He took the spirit furthest on his last two albums to mess with his company, Tokuma Japan Communications, which he left subsequently to be an independent artist. “It’s kind of like my big ‘Fuck you,’” he says of his independence. During times the company was not supportive, Lloyd made the music he wanted, even though it was sometimes hard to market, a bold move in a society that prizes conformity. “If they’re only giving me a paintbrush and two colors, I’m going to paint whatever I want,” he says. “I’m not trying to be an asshole or anything about it. It’s just what I’m given. If I’m given a huge array of colors to work with, I’ll paint a beautiful picture. I still think the painting with two colors is beautiful, but it’s my beautiful.”

fake_5Lloyd’s plans for the new Fake album include a danceable kind of beautiful. The only confirmed information is that it will be produced by Youth, whose credits include Paul McCartney. Lloyd’s written 25 “really good, in my opinion” songs he’s going to narrow down to about 10 for the album, which he hopes to release in October. The sound? “Something new,” he says mysteriously. He adds it will include big beats and dance influences. It may not have anything to do with the various dance revivals in pop, rock and hip-hop—“There’s a lot of directions you can go with that,” he says.

When Lloyd writes music, he writes for himself and isn’t planning whether the music is for Oblivion Dust or Fake. From there, he chooses whether the songs better suit the listener-friendly Oblivion Dust or experimental Fake.

He writes the lyrics last and chooses their language—Japanese or English—based on which best fits the music. He finds certain language flows suit certain types of music better. “I guess I have more of an insight on this because I can speak both fluently,” he says. Fake’s lyrics usually end up in English because the sound is based on English and American music.

On the surface, that makes Fake an even stranger fit for Anime Next, a convention heavily focused on the Japanese. But it suits Lloyd’s personality as someone who never quite fits into the scene. And as Lloyd puts it, “Music is language free”—the con attendees can connect to Japan by enjoying the music the same way people there do.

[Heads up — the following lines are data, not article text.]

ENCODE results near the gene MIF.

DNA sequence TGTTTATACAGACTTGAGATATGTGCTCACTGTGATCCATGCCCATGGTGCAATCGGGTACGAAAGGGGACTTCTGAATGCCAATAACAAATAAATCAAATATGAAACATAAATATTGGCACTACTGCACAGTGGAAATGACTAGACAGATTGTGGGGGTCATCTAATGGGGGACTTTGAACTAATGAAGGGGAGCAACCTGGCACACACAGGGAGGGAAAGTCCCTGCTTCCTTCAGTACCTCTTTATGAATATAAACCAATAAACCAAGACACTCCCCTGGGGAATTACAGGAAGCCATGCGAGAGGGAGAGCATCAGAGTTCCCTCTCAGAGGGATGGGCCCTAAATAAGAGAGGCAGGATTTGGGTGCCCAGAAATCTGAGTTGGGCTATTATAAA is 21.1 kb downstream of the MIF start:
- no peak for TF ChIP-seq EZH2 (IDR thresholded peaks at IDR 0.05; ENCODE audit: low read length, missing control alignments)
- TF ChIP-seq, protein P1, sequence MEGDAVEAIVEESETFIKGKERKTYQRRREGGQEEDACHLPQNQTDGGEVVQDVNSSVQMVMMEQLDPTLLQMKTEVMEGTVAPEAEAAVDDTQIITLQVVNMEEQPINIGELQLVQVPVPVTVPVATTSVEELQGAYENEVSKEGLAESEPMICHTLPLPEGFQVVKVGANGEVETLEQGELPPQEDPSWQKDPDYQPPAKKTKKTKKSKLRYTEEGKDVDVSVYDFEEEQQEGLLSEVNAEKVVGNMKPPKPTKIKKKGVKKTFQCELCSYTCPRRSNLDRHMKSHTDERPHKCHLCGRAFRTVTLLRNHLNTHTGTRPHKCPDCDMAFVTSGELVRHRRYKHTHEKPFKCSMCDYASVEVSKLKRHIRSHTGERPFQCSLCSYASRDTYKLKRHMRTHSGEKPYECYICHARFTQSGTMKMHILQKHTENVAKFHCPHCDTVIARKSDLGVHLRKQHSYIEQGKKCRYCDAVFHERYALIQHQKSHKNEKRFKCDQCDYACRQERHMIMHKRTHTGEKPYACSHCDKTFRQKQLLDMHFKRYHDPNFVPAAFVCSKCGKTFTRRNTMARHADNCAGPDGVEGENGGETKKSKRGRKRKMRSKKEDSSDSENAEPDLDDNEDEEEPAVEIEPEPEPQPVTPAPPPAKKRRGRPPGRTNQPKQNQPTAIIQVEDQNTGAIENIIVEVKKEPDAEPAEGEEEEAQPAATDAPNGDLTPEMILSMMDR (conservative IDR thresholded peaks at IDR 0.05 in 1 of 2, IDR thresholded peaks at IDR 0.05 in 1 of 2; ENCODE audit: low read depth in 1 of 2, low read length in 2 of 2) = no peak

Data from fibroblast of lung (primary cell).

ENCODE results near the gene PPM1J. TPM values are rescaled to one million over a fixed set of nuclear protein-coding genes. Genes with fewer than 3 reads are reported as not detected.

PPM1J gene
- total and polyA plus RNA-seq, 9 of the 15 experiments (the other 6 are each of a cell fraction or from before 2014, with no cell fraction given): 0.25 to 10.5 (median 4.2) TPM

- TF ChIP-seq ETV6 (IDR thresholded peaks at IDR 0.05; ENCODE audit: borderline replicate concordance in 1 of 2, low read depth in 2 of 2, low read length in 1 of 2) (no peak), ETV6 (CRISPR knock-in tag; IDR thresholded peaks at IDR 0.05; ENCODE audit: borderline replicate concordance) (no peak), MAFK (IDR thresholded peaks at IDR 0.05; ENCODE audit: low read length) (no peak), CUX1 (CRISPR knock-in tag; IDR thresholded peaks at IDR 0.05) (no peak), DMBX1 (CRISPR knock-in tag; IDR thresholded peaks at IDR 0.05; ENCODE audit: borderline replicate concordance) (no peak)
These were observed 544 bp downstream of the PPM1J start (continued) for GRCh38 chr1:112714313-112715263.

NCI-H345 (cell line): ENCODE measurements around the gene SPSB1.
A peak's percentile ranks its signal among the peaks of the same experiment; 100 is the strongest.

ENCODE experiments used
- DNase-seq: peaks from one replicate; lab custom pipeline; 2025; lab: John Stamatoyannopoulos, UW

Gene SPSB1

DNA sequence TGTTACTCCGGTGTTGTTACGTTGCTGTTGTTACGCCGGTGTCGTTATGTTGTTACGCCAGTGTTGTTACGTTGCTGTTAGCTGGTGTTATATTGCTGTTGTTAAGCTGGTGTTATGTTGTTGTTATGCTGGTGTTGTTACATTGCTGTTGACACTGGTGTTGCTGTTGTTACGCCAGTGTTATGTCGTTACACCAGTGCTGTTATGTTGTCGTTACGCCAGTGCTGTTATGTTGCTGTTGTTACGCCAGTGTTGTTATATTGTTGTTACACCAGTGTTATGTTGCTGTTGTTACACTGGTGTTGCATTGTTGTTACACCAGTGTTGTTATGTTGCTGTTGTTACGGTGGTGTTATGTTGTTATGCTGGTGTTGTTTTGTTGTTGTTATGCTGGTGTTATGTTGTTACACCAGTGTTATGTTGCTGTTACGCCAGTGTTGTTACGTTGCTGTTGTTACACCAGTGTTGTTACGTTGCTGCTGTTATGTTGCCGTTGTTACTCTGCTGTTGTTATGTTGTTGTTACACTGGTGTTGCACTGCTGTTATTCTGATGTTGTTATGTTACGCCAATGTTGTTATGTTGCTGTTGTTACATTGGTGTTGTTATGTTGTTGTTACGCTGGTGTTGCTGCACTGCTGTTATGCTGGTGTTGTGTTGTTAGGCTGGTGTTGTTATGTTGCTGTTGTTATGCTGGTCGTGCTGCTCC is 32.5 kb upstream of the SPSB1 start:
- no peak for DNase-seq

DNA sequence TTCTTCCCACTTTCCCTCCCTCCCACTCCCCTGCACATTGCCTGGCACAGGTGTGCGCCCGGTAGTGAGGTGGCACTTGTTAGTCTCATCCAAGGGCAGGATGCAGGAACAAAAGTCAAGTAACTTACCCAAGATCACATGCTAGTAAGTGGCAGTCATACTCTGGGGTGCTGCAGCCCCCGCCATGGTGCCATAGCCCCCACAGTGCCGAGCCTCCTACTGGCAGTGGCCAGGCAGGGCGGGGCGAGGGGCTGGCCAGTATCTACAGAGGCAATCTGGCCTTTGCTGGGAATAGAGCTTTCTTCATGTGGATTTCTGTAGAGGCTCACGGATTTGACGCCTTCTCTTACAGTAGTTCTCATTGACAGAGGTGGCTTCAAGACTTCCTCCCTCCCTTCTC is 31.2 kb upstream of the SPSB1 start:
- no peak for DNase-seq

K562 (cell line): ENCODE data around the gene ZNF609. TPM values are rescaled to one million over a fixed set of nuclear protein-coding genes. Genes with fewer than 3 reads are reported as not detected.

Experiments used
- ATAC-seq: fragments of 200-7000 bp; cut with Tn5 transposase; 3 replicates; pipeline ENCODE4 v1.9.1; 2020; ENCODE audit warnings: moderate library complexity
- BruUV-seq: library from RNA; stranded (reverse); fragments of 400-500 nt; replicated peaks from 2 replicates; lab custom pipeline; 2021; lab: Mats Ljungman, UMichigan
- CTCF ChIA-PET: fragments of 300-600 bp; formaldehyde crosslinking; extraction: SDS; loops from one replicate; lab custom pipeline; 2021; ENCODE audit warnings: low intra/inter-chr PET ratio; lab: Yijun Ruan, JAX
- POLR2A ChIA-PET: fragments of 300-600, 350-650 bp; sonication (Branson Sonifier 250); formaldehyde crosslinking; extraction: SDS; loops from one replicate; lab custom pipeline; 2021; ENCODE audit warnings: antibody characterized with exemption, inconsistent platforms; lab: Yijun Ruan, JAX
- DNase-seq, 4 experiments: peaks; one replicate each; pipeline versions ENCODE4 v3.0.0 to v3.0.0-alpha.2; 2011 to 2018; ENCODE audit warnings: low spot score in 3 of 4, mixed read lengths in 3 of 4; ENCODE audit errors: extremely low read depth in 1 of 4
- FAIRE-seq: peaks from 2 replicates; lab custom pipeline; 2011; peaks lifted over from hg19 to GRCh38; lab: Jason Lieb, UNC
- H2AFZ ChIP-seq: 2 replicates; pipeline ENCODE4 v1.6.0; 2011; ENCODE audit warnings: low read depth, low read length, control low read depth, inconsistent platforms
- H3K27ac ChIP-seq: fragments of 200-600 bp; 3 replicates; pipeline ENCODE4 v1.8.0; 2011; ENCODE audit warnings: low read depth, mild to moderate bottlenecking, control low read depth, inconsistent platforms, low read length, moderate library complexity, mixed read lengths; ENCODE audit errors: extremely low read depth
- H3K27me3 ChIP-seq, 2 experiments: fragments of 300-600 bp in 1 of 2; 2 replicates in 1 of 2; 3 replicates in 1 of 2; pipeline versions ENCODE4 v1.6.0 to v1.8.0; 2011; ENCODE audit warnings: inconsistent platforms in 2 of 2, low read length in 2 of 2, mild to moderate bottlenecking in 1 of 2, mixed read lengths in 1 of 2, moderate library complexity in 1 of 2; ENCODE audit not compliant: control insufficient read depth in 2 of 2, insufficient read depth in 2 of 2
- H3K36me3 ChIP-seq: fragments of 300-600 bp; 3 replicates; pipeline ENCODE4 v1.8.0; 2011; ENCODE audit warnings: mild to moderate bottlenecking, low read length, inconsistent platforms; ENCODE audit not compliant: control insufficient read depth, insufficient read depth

Fake?  Official Website – http://www.hedfuc.com/
Anime Next Website – http://www.animenext.org/

8 comments

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  1. The Ben

    A good article and good photos to go along with it. Thumbs up.

  2. Catherine Catanzaro

    Indeed a good interview. Must have been a welcome relief to not need a translator to talk to a j-rocker, haha.

    And lol @ his description of Vamps.

  3. Victoria Goldenberg

    Thanks, everyone! :)

    Additionally: The “outsider and insider” wording came from Ken himself in his Askew interview. For some reason the link option isn’t working right now, so for now this comment will act as credit.

  4. Sarah

    This is really great, Victoria! I’m sorry I missed the concert.

  5. Tsuki

    Hyde? Wrinkles? Never! ~-^ He’s pretty well preserved even if he does look a little rough around the edges these days. I’m getting the impression he likes looking that way.

    Oh and those concert pics you took of Fake? are awesome. You really get a sense of Ken’s intensity in those.

    1. Kathy Chee

      Thanks! He is actually quite fascinating to photograph. Artists have little quirks about them, especially when they’re performing live and I like feeling those quirks out. I wish I had more time to do portrait type photos of him, but time ticked away too quickly.

  6. Kathy Chee

    Lol, he is! Just gotta airbrush those wrinkles out.

  7. Tsuki

    Great interview! You made me giggle referring to Hyde as the,”L’arc~en~ciel pinup”. I don’t think I’ve ever heard anyone call him that before and I have no idea why not. ~-^